Connecticut issues guidelines for disclosure of salary range for vacant positions
The Connecticut Department of Labor has issued guidance regarding the state’s “Vacant Position Salary Disclosure Act”, which will come into effect Oct. 1, 2021.
When reviewing these guidelines, employers should keep in mind that they do not constitute legal advice and are not binding. A court may have a different interpretation of the provisions of the law.
The directive reiterates that the law applies to all employers within the state use the services of one or more employees for remuneration, even if those employees are located outside the physical limits of the State.
With respect to covered employees, the Department of Labor considers remote employees working outside Connecticut to be covered by law if they work for or report to a state employer.
With respect to domestic employers, however, the Department of Labor does not interpret the law to cover employees who report to a physical out-of-state location, even if the employer also has a location in Connecticut.
The guide recognizes that there is no definition of “applicant” in the law and advises employers to interpret the term broadly. The Ministry of Labor has defined “candidate” as “anyone who applies for a job” and cautions employers that they cannot adopt their own definition of “candidate”.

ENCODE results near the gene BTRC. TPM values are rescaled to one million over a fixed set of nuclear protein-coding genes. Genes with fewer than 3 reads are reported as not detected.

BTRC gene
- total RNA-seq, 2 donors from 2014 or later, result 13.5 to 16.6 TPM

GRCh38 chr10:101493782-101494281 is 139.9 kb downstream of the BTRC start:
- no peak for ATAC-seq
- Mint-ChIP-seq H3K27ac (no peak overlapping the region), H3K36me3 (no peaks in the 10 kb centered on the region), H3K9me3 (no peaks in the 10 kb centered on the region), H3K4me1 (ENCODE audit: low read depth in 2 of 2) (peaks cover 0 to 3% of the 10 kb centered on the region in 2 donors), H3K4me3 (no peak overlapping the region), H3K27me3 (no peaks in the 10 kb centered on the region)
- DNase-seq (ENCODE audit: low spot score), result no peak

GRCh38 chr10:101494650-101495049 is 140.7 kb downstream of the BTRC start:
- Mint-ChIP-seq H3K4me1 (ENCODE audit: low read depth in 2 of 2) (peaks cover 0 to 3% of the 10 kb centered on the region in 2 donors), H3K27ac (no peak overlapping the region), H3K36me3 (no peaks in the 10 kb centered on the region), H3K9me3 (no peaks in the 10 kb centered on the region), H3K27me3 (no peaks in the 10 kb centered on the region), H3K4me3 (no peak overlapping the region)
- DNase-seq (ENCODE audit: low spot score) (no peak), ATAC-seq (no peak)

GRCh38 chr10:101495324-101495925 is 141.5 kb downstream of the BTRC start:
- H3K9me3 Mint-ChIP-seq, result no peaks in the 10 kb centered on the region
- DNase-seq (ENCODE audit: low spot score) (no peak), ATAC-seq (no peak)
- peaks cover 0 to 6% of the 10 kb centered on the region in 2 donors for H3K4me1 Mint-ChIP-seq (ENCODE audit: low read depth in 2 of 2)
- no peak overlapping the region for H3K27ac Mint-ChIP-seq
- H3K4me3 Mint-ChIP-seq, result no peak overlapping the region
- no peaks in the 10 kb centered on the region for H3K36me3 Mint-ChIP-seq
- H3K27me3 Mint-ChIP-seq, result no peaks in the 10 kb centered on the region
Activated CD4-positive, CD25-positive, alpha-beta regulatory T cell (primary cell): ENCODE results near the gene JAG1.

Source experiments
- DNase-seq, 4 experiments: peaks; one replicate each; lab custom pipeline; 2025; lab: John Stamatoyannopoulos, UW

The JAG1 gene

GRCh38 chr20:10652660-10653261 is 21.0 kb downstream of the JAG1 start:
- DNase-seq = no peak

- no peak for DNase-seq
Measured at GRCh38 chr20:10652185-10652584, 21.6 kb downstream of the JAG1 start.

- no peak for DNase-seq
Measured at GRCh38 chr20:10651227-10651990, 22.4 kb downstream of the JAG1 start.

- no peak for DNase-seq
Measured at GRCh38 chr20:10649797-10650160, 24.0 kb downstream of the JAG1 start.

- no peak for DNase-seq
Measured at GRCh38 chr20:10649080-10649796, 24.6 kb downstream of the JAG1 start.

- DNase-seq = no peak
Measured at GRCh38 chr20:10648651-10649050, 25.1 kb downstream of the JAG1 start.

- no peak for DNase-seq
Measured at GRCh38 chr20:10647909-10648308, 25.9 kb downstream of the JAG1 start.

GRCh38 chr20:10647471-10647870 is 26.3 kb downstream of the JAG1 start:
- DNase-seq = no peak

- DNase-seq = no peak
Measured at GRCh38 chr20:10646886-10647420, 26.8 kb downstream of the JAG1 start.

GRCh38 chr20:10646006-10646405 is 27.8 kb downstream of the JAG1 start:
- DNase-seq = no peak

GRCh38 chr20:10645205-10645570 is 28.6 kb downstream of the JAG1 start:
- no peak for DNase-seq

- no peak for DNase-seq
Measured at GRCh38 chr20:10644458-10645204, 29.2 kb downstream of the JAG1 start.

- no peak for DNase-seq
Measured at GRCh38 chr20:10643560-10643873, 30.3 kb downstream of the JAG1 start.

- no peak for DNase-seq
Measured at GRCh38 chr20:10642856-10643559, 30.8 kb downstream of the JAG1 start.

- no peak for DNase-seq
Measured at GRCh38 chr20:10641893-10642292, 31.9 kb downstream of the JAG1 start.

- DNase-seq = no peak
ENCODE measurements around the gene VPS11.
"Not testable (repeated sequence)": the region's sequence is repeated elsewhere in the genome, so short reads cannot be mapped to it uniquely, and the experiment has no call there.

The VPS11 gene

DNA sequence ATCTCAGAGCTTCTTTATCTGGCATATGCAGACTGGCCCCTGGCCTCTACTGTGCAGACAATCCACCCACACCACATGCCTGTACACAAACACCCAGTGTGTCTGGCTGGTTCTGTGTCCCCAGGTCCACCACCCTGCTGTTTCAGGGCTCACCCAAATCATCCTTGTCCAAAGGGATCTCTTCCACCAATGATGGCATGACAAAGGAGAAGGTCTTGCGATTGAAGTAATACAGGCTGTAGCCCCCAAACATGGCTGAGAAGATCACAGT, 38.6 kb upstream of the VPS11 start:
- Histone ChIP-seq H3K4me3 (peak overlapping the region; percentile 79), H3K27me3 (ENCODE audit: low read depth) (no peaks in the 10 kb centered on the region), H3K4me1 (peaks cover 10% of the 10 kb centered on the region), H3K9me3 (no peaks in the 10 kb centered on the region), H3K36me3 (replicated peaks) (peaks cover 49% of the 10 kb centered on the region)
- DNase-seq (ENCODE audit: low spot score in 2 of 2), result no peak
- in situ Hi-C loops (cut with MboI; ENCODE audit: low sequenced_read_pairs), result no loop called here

The orientation also deals with what should be included in the salary scale. As per the definition of “wages” under Connecticut law, the Department of Labor states that “[g]generally, discretionary compensation is not not constitute salary “and, therefore,” such remuneration need not be disclosed to any employee or candidate “. However, non-discretionary bonuses and commission plans must be disclosed as part of the salary scale.
The guidelines also respond to employers’ concerns about the extent of the disclosures required. By law, a candidate can only apply for the salary scale for the position they are applying for. According to the guidelines, “the employer is not required to provide the applicant with information regarding the amount of wages paid to other employees. While employees can ask other employees about their wages and are protected from retaliation for doing so, an employer is not required to disclose wages paid to other employees.
Finally, the guidelines reiterate that a plaintiff or employee can bring a civil action within two years of the date of any alleged violation of the law. The remedies available include compensatory damages, attorney’s fees and expenses, punitive damages and any other remedy that a court deems “just and appropriate”. In addition, anyone who alleges a violation of the law can file a complaint with the labor commissioner. The labor commissioner can impose civil penalties on an employer, but cannot seek damages for the plaintiff or the employee if a violation is found.
Connecticut employers are expected to continue to review their salary range disclosure practices to ensure compliance by October 1, 2021.